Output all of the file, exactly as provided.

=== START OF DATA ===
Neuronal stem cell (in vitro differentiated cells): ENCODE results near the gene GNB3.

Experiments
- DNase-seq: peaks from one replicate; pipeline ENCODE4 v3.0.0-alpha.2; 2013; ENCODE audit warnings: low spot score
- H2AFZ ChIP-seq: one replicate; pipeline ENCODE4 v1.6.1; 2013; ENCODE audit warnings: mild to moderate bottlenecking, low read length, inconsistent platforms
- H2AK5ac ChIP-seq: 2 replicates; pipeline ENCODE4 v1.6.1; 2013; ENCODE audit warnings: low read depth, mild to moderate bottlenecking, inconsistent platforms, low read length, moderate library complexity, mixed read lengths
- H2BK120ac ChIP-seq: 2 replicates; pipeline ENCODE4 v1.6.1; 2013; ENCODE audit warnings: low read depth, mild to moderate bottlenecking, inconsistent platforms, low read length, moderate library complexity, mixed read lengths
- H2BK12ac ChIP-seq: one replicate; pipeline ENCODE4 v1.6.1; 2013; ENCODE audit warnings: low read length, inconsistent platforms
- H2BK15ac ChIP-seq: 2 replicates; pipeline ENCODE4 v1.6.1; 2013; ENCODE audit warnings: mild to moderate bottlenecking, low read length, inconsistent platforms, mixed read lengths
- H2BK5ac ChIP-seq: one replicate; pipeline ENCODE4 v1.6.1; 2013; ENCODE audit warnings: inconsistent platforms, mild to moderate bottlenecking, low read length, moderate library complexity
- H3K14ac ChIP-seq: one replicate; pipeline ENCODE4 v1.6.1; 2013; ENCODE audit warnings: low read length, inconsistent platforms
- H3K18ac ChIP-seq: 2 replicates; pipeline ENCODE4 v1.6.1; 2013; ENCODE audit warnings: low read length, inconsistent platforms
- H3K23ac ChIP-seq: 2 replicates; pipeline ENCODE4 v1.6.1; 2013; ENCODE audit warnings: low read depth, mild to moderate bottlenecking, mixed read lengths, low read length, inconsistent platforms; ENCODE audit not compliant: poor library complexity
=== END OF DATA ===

Neuronal stem cell (in vitro differentiated cells): ENCODE results near the gene GNB3.

Experiments
- DNase-seq: peaks from one replicate; pipeline ENCODE4 v3.0.0-alpha.2; 2013; ENCODE audit warnings: low spot score
- H2AFZ ChIP-seq: one replicate; pipeline ENCODE4 v1.6.1; 2013; ENCODE audit warnings: mild to moderate bottlenecking, low read length, inconsistent platforms
- H2AK5ac ChIP-seq: 2 replicates; pipeline ENCODE4 v1.6.1; 2013; ENCODE audit warnings: low read depth, mild to moderate bottlenecking, inconsistent platforms, low read length, moderate library complexity, mixed read lengths
- H2BK120ac ChIP-seq: 2 replicates; pipeline ENCODE4 v1.6.1; 2013; ENCODE audit warnings: low read depth, mild to moderate bottlenecking, inconsistent platforms, low read length, moderate library complexity, mixed read lengths
- H2BK12ac ChIP-seq: one replicate; pipeline ENCODE4 v1.6.1; 2013; ENCODE audit warnings: low read length, inconsistent platforms
- H2BK15ac ChIP-seq: 2 replicates; pipeline ENCODE4 v1.6.1; 2013; ENCODE audit warnings: mild to moderate bottlenecking, low read length, inconsistent platforms, mixed read lengths
- H2BK5ac ChIP-seq: one replicate; pipeline ENCODE4 v1.6.1; 2013; ENCODE audit warnings: inconsistent platforms, mild to moderate bottlenecking, low read length, moderate library complexity
- H3K14ac ChIP-seq: one replicate; pipeline ENCODE4 v1.6.1; 2013; ENCODE audit warnings: low read length, inconsistent platforms
- H3K18ac ChIP-seq: 2 replicates; pipeline ENCODE4 v1.6.1; 2013; ENCODE audit warnings: low read length, inconsistent platforms
- H3K23ac ChIP-seq: 2 replicates; pipeline ENCODE4 v1.6.1; 2013; ENCODE audit warnings: low read depth, mild to moderate bottlenecking, mixed read lengths, low read length, inconsistent platforms; ENCODE audit not compliant: poor library complexity